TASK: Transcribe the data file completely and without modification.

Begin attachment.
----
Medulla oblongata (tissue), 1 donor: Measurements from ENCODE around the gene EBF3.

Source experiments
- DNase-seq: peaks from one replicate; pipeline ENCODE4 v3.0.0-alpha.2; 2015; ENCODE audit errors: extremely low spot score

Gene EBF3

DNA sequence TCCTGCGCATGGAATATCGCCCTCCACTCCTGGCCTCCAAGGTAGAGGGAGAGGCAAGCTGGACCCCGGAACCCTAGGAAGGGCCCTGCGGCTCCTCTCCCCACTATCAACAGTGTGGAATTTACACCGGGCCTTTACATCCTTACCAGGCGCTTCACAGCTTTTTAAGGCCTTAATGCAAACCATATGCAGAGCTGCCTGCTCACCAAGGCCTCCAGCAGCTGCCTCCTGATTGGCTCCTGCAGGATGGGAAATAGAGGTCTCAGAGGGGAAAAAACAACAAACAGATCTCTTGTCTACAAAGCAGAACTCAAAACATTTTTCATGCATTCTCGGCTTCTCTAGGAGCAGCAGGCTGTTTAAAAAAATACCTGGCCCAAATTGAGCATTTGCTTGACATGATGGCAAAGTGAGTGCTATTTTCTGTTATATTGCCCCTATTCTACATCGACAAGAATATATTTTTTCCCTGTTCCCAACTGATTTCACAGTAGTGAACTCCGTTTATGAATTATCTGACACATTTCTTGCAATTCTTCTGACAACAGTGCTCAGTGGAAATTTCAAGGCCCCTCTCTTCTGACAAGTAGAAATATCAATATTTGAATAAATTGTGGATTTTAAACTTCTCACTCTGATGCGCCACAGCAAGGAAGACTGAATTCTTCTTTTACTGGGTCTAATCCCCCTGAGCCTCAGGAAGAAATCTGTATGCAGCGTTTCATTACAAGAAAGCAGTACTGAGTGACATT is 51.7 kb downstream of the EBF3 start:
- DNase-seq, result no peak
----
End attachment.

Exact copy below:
Medulla oblongata (tissue), 1 donor: Measurements from ENCODE around the gene EBF3.

Source experiments
- DNase-seq: peaks from one replicate; pipeline ENCODE4 v3.0.0-alpha.2; 2015; ENCODE audit errors: extremely low spot score

Gene EBF3

DNA sequence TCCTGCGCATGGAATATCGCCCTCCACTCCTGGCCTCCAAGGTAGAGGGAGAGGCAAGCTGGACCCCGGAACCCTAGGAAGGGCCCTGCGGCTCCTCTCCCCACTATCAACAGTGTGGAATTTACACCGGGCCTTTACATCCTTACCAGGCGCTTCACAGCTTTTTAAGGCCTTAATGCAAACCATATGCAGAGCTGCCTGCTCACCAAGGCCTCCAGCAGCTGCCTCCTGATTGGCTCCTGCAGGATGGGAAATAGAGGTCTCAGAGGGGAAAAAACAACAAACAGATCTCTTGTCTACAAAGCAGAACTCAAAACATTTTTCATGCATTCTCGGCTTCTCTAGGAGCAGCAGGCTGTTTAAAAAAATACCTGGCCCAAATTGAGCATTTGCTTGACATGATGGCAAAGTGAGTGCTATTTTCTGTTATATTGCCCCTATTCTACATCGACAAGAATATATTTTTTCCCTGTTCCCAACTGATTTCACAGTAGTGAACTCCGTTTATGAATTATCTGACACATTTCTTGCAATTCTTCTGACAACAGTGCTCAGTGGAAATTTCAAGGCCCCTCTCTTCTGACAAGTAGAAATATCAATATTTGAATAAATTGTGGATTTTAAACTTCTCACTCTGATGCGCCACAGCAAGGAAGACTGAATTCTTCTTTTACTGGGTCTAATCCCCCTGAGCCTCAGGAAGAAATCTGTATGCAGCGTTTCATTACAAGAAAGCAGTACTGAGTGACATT is 51.7 kb downstream of the EBF3 start:
- DNase-seq, result no peak